First of two parts.
Rosanne Murphy was growing more agitated as she sank deeper into Alzheimer’s disease. Unable to bathe, dress, or feed herself, she would call her daughter in a panic many nights at bedtime, not remembering where she was.
It was time, her daughter, Alison Weingartner, realized - time for her mother, then 80, to move to a nursing home.
Over two months in early 2006, she visited 10 facilities, trying to make sure she picked the right one. Weingartner finally chose Ledgewood Rehabilitation and Skilled Nursing Center in Beverly because it had an Alzheimer’s special care unit and it was near her home. She could visit her mother often.
She knew what she liked about the home; it’s what she had no way of knowing that now haunts her.
Ledgewood is one of many nursing homes that have commonly used antipsychotic drugs to control agitation and combative behavior in residents who should not be receiving the powerful sedatives. Nineteen percent of such Ledgewood residents - those without a diagnosis for which the drugs are recommended - received the medications, anyway, exposing them to the risk of dangerous side effects.
Soon Weingartner’s mother would be one of them, starting a downward spiral that would include an increasing number of falls and seizures.
“There is a lot of guilt about putting your mom in a nursing home, and I felt I made a competent choice,’’ Weingartner said. “I wish that what I know now, I would have known then.’’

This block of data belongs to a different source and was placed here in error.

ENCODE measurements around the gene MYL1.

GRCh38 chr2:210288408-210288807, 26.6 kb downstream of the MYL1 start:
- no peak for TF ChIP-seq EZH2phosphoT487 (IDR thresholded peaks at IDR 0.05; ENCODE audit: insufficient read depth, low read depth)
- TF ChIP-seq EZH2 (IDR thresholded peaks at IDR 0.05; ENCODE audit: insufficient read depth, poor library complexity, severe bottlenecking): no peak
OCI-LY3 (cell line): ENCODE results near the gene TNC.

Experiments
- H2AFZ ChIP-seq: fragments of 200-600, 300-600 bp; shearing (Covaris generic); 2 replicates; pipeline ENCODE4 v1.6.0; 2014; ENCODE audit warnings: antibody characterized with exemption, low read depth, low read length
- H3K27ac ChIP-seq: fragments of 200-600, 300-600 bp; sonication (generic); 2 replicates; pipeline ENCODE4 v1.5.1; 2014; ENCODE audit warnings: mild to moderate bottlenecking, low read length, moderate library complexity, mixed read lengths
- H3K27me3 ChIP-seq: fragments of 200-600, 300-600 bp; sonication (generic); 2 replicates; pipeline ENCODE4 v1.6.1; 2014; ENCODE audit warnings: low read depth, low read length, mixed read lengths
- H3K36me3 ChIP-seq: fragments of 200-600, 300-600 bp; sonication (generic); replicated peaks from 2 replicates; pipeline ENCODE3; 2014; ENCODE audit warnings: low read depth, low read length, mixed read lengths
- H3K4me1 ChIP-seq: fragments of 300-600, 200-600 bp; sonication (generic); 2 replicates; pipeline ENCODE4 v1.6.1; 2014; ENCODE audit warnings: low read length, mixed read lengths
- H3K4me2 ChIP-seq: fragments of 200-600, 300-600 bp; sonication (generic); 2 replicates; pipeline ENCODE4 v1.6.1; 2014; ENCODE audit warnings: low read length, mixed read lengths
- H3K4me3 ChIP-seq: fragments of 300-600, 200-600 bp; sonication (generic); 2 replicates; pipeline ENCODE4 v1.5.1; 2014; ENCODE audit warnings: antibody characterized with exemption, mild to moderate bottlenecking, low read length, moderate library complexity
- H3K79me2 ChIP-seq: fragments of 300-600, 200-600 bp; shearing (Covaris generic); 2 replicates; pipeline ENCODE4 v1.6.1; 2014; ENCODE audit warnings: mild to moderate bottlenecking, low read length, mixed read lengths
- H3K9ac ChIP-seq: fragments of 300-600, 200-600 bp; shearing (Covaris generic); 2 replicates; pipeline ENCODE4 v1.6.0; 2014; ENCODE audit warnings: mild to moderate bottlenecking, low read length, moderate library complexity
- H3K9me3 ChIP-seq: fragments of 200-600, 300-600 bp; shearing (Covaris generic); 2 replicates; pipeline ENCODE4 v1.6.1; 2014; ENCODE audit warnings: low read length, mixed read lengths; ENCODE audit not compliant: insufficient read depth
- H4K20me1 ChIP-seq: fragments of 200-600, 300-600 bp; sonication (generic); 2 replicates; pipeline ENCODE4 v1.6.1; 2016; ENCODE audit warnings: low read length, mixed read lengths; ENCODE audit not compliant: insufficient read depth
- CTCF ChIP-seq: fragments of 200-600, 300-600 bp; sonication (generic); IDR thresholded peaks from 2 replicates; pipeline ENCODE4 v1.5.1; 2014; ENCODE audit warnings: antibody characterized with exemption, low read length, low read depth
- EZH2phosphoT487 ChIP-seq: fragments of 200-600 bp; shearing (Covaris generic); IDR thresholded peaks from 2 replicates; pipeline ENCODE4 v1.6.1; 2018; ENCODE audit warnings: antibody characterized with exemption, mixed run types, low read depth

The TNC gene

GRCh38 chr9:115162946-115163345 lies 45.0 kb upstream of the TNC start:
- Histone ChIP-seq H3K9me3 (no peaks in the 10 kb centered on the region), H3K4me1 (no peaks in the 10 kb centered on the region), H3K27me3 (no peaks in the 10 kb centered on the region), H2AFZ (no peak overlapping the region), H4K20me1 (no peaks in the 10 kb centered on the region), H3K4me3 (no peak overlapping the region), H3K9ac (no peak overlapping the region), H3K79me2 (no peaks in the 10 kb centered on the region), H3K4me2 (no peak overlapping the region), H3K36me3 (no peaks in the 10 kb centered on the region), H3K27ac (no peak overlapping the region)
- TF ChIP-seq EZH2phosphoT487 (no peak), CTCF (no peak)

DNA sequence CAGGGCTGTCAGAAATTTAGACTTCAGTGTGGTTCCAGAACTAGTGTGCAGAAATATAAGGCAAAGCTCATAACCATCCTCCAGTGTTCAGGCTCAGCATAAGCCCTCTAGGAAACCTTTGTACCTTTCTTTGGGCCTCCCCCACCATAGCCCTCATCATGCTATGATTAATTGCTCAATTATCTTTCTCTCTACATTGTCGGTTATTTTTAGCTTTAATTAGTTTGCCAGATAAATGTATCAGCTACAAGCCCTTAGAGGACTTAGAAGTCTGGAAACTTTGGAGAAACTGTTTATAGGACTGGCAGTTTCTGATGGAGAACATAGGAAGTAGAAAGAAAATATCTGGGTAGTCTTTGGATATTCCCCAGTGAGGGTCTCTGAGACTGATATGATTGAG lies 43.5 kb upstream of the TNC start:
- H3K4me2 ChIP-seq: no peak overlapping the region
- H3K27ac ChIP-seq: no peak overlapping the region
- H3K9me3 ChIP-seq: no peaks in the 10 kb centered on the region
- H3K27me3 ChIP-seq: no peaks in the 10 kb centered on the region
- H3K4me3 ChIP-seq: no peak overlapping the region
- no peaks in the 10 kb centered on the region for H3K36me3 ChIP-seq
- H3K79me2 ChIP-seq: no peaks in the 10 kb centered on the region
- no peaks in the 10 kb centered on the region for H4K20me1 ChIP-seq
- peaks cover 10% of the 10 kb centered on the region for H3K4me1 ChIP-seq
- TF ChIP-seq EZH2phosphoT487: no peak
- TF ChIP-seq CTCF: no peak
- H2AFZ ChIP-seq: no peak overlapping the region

The situation she encountered at Ledgewood is alarmingly common in Massachusetts and across the nation, a Globe investigation has found. Federal data show that roughly 185,000 nursing home residents in the United States received antipsychotics in 2010 contrary to federal nursing home regulators’ recommendations - often elderly people like Murphy who have Alzheimer’s or other dementias.
The drugs, which are intended to treat severe mental illness such as schizophrenia, can leave people in a stupor. The US Food and Drug Administration has issued black-box warnings - the agency’s most serious medication alert - about potentially fatal side effects when antipsychotics are taken by patients with dementia.
Nursing home regulators have for years collected data about individual homes’ use of antipsychotics but have not publicly released facility-specific information, citing patient privacy concerns. The government finally provided the data to the Globe, 19 months after the newspaper submitted a Freedom of Information Act request.
The data show that in more than one in five nursing homes in the United States, antipsychotics are administered to a significant percentage of residents despite the fact that they do not have a psychosis or related condition that nursing home regulators say warrants their use. The proportion of homes using antipsychotic drugs in this fashion is even higher in Massachusetts.